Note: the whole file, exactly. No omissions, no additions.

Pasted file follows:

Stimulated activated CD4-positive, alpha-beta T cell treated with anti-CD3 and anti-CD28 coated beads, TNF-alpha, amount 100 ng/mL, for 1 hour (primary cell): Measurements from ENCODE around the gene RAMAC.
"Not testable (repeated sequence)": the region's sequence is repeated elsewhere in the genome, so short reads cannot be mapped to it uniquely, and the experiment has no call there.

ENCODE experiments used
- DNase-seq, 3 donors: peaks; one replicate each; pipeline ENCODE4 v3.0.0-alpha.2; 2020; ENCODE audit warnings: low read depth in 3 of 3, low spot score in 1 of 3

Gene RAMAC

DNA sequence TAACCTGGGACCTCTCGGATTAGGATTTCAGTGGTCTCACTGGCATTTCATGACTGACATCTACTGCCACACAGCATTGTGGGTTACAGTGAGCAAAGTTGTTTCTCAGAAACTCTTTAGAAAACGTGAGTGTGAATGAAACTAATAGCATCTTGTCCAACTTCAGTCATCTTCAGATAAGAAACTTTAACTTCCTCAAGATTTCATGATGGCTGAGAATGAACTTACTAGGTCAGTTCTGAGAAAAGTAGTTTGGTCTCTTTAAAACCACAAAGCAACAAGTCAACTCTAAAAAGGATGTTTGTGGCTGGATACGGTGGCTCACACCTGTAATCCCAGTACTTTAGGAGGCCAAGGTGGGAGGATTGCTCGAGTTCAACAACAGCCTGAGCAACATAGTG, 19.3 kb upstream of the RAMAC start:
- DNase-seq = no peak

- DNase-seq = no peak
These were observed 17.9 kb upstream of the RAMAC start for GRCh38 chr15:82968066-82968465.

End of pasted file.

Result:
Stimulated activated CD4-positive, alpha-beta T cell treated with anti-CD3 and anti-CD28 coated beads, TNF-alpha, amount 100 ng/mL, for 1 hour (primary cell): Measurements from ENCODE around the gene RAMAC.
"Not testable (repeated sequence)": the region's sequence is repeated elsewhere in the genome, so short reads cannot be mapped to it uniquely, and the experiment has no call there.

ENCODE experiments used
- DNase-seq, 3 donors: peaks; one replicate each; pipeline ENCODE4 v3.0.0-alpha.2; 2020; ENCODE audit warnings: low read depth in 3 of 3, low spot score in 1 of 3

Gene RAMAC

DNA sequence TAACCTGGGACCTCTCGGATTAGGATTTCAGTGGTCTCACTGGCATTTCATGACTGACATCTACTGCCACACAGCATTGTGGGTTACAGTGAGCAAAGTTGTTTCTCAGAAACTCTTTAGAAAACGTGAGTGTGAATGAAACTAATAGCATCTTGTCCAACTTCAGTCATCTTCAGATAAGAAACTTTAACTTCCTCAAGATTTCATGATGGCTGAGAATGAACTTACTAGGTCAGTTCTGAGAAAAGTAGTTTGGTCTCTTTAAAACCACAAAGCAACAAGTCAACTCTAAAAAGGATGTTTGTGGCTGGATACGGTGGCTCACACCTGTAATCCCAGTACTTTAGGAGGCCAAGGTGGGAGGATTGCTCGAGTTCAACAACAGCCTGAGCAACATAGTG, 19.3 kb upstream of the RAMAC start:
- DNase-seq = no peak

- DNase-seq = no peak
These were observed 17.9 kb upstream of the RAMAC start for GRCh38 chr15:82968066-82968465.